Billionaire industrialists Charles and David Koch — famous for bankrolling small-government causes — are weighing a bid to buy several top US newspapers, the New York Times reported Sunday.
Koch Industries, a company owned by the brothers, is mulling the purchase of several regional newspapers owned by the struggling Tribune Company, including the Los Angeles Times, the Chicago Tribune, the Baltimore Sun, the Orlando Sentinel and the Hartford Courant, according to the Times.
Koch Industries backs a number of libertarian causes, including policy groups like the Cato Institute think tank in Washington.
The Koch brothers also were behind the formation of the Americans for Prosperity political action group, which supports many causes backed by ultra-conservative Tea Party groups, although they are not formally affiliated.
If the sale goes through, it would be among the largest sales of newspapers by circulation in the country.
The Tribune Company — a $7 billion media conglomerate that also owns 23 television stations — has struggled in recent years and is selling off its print properties after emerging from bankruptcy late last year.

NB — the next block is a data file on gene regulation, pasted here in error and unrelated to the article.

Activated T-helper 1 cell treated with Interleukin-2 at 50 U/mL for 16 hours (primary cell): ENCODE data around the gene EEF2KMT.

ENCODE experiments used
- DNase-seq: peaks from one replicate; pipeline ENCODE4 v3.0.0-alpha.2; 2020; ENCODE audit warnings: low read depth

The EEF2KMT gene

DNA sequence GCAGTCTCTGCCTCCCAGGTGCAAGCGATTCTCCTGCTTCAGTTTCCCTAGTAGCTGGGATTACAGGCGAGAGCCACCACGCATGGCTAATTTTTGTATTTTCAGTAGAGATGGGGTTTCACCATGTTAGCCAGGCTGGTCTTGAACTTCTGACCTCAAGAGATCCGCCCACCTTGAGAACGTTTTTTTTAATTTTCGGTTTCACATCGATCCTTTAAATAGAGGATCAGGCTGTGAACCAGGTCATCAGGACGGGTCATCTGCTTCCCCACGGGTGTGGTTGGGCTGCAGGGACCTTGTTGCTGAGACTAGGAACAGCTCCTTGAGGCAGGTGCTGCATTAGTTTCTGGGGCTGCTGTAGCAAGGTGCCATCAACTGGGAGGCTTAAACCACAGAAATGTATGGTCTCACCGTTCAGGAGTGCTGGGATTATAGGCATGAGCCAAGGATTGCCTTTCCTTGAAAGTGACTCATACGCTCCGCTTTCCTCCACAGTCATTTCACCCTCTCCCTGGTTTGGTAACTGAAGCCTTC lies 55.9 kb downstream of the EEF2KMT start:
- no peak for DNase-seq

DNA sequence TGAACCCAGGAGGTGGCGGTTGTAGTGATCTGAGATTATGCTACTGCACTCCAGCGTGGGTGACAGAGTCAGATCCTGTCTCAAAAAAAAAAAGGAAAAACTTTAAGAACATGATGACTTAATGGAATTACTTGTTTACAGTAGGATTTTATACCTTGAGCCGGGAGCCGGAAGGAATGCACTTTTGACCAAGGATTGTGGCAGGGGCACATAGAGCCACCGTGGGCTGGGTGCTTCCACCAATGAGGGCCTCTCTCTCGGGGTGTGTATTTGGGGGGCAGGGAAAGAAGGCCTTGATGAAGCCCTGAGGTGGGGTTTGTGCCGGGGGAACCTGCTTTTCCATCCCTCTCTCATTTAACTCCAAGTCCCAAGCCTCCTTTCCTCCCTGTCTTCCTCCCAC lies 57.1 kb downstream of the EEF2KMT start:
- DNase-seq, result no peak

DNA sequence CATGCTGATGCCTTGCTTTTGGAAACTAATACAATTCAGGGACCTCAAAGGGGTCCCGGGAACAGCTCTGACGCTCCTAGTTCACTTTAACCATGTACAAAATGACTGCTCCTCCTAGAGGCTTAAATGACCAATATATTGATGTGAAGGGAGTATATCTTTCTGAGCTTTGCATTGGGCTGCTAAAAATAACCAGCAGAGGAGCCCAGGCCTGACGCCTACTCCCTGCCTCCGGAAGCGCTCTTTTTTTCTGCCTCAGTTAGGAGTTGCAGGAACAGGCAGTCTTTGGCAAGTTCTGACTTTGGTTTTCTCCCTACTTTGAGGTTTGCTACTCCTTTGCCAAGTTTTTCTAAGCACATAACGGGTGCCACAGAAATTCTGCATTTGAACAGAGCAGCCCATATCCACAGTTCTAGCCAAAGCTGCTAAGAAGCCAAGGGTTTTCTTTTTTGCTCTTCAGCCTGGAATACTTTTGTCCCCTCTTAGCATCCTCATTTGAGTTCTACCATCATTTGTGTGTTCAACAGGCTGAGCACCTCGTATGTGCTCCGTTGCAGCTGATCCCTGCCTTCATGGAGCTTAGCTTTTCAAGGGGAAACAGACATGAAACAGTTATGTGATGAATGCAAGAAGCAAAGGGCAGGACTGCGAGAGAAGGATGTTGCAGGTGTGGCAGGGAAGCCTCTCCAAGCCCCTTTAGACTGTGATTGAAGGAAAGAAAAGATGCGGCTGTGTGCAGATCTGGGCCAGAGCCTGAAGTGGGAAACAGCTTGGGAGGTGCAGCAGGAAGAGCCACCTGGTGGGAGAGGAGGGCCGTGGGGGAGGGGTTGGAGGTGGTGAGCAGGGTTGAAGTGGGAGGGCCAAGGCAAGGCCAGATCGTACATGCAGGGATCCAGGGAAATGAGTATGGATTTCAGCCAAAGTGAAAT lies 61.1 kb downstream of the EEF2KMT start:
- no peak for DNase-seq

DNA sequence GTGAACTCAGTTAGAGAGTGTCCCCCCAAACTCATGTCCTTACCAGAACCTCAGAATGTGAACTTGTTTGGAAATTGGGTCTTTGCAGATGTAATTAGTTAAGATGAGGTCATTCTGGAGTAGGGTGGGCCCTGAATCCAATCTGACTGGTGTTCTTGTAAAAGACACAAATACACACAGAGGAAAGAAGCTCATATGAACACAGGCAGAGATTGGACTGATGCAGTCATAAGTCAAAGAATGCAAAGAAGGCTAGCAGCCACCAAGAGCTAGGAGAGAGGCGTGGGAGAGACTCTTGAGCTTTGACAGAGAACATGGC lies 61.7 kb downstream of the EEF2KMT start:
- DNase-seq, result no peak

The Los Angeles Times is the fourth-largest paper in the United States by circulation, while the Chicago Tribune is ninth. The deal could also include Hoy, the second-largest Spanish-language daily newspaper, The Times wrote.
The newspaper said that by early next month, the Tribune Company is expected to send financial data to “serious suitors” and that Koch Industries is among those interested.
It said another possible purchaser is Rupert Murdoch’s News Corp, but that the company is only interested in acquiring the Los Angeles Times.
Billionaire Democratic donors Eli Broad and Ronald Burkle were also said to have been interested in purchasing one or more of the dailies.
The Tribune Company reportedly is seeking to sell all eight papers and their operations as a bundle. It could decide to hold onto the dailies, however, if it fails to draw a sufficiently attractive offer.